The Lewis Store represents the birth of the retail store in Virginia. In the seventeenth century, trading for imported goods had been limited to itinerant peddlers and to plantation owners, who exchanged tobacco for European goods at their river docks. That model changed after 1730, when increased population density in towns, along with the Tobacco Inspection Act, produced a business climate favorable to permanent retail stores. By the close of the eighteenth century the local retail store was most people’s primary source of new consumer goods.
Fredericksburg provided an ideal business climate for early retail stores including the Lewis Store. Because of Fredericksburg’s location on the Rappahannock River at the furthest navigable point for ocean-going vessels, it developed as a tobacco port in the seventeenth century and rose to prominence as a transshipping center in the eighteenth century.
The town’s status as an important economic center was secured when the Virginia General Assembly named Fredericksburg an official tobacco inspection station in 1730. Because of Fredericksburg’s economic importance, it developed into a governmental, religious, and social hub. It was home to the Spotsylvania County seat, monthly court days, semi-annual fair days, and the parish church. By 1759 the town had grown to the point that the General Assembly authorized a boundary expansion.
The Lewis Store represents an eighteenth-century change in consumption patterns often called the “consumer revolution.” During the second half of the century, shops began offering an increased variety and quantity of European manufactured goods at prices America’s middling ranks could afford. This changed the lives of the middle class who had new access to objects previously available only to their social superiors. Lewis Store owner William S. Stone exemplified this phenomenon in 1790 advertisements for linens made in Germany and Ireland, window glass, and exotic teas, “at very low prices.” The consumer revolution may even have stoked the fires of the American Revolution when leaders like Thomas Jefferson argued that the pursuit of happiness included the right to personal economic improvement.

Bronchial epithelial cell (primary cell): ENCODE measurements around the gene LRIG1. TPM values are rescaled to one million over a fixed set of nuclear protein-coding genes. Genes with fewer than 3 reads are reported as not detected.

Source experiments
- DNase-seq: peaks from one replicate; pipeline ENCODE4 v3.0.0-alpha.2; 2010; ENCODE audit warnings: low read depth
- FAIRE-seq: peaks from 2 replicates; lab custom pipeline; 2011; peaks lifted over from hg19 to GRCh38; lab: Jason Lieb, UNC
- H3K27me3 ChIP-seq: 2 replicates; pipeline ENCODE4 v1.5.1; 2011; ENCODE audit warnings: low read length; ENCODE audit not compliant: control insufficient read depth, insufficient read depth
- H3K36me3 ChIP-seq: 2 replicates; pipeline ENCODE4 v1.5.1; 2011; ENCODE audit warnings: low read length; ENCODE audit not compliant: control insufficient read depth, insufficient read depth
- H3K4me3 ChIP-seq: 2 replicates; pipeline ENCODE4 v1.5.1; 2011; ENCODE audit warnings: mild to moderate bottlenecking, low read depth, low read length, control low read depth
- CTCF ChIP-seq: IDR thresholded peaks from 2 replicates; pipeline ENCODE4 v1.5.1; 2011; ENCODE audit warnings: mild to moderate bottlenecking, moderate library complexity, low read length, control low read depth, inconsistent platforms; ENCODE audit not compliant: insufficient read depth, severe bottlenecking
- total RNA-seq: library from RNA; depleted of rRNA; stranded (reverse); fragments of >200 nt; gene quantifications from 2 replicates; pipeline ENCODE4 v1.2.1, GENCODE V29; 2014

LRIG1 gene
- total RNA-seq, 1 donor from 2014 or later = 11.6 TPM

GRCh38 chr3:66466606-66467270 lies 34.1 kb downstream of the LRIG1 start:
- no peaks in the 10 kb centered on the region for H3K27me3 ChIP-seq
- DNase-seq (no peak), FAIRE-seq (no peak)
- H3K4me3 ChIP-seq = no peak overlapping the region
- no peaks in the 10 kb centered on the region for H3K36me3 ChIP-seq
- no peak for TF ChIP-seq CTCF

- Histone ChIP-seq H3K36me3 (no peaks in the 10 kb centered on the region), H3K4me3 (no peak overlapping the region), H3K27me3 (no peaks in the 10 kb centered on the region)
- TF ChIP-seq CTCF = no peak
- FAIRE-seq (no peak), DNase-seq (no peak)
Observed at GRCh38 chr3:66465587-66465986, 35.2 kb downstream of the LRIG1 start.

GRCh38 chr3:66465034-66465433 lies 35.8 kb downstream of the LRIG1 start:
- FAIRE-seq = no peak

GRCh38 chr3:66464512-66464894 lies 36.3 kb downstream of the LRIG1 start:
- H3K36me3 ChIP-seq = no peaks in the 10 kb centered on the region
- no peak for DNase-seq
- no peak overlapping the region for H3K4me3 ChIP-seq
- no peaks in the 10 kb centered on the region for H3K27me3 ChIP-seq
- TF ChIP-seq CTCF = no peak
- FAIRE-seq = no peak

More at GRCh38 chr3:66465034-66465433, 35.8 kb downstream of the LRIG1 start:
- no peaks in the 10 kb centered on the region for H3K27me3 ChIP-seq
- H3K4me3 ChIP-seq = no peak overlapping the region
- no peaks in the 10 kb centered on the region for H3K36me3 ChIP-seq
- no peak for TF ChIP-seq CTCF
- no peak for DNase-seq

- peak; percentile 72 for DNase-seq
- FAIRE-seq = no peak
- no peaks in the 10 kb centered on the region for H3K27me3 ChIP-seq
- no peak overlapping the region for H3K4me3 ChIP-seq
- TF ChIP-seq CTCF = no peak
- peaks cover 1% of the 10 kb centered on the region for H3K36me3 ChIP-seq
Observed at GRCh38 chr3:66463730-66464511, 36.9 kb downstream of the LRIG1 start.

An important social change took place as stores like the Lewis Store arose in the eighteenth century. In a society where groups were formally separated by class, gender and race, all people could now shop together at the local store. Whether the customers were black or white, women or men, poor or rich, they would have shared a common experience of consumer activity in the sales room, but the merchant would have invited only the elite into his heated counting room.
Significance under Criterion C
The Lewis Store is a rare surviving example of the earliest commercial architecture in Virginia. It is among a small handful of store buildings dating from the first half of the eighteenth century, and even rarer because of its brick construction and
Georgian-style architecture. In a period when most Virginia stores were modest wooden structures, this building featured brick construction with striking stone quoins, a chamfered water table and a corbelled-brick cornice. Quoins are very uncommon on commercial buildings of this period, occurring most often on high-profile structures like Pohick Church in Lorton and Aquia Church in Stafford.